This Week at the Avon: Gloria


I knew that I wanted to see Gloria when I first saw its preview a few months back. The two-minute clip didn’t give away much—there was a quirky-looking middle-aged woman in thick-rimmed glasses laughing by herself a lot and some empowering Spanish music. The film was attractive because it looked like both a feel-good indie film and a likely projection of someone I could relate to in thirty years. Now that I’ve seen it, I can’t say the protagonist and I are quite the same. Gloria is way, way cooler.

Gloria delves into the life of your typical divorcée who has lost herself and her sense of purpose in the rubble of family, friends, and daily life at work. Though she fits the mold of millions of characters we’ve already met, there’s something whimsical setting Gloria apart. Directed by Sebastian Lelio and starring Paulina Garcia, Gloria was shot and takes place in Chile. The movie is acted in Spanish and paired with subtitles, yet felt just as relatable as your go-to rom-com about old folks smoking weed and falling in love (It’s ComplicatedThe Notebook, etc.).

The best thing about Gloria isn’t even the inherent need to cheer alongside her as she kicks ass in all that she does. Rather, it’s the small details so cleverly snuck in. For example: in the first few minutes of the film, Gloria returns home to find an ugly cat in her foyer that belongs to a neighbor. No matter how many times she shoos the cat away, it constantly finds a home in Gloria’s bachelorette/hip grandma pad throughout the film, teasing her spinster way of life. Gloria will have great sex but will return home to find the cat; she goes bungee jumping and then finds the cat. As we follow Gloria through a romance more youthful than some I’ve experienced, undertones of aging linger constantly. The film, therefore, becomes whatever you want it to be. A moderate chick-flick for the intelligent woman; a clever love story for the avant-garde guy.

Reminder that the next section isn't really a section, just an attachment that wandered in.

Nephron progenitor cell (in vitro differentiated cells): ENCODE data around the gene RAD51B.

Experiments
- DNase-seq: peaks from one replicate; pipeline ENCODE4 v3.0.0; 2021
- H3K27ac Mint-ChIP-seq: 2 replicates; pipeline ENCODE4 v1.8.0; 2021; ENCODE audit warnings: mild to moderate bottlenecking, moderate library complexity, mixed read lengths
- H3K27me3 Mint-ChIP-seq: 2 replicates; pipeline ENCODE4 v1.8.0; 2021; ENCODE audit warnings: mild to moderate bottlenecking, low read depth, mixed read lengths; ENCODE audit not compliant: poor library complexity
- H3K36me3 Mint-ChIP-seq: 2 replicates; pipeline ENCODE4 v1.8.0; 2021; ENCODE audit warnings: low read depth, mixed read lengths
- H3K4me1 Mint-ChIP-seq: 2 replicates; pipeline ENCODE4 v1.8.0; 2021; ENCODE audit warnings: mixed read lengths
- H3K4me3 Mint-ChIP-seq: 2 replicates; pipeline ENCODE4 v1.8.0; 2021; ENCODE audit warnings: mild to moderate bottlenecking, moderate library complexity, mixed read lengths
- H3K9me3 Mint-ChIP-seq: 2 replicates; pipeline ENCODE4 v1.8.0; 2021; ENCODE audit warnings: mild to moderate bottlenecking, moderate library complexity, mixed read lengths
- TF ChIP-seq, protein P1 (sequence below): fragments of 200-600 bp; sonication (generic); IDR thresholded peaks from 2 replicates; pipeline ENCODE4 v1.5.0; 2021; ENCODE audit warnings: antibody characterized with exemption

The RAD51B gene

Compared to a college kid, Gloria kills it. She goes out clubbing by herself and downs drinks with ease. She scores the hottest 60-something guy at the bar (who we later find out underwent a super-successful gastric bypass surgery) and makes passionate love to him that night. She’s a better dancer than at least 75% of the people I’ve ever seen at Ultra, and by the end of her story, she has more confidence in her oldish age than we do in our prime. She is, without a doubt, a woman with swagger.

There’s something that I do want to address regarding the very, very nude sex scenes: I wouldn’t quite call myself an adult sex scene connoisseur, but I have a soft spot for movies about adults falling back into love. 50-something on 50-something isn’t something totally unfamiliar to me. However, the chemistry and fluidity (or, perhaps, lack thereof) between Gloria (Garcia) and her love interest, Rodrigo (Sergio Hernandez) was unlike anything I’d ever seen before. I wasn’t sure if their age made them worse at sex scenes, or if they were actually really good at sex scenes and this is just what sex at a certain age truly looks like. After reading a couple of other reviews, it looks like the latter was correct: unglamorous sex at a certain (or any) age is real, which probably made the movie all the better.

Gloria is playing at the Avon at 1:45 p.m., 4 p.m., 6:20 p.m., and 8:35 p.m. until Friday. Go see it; you’ll leave feeling like you just made a new best friend.

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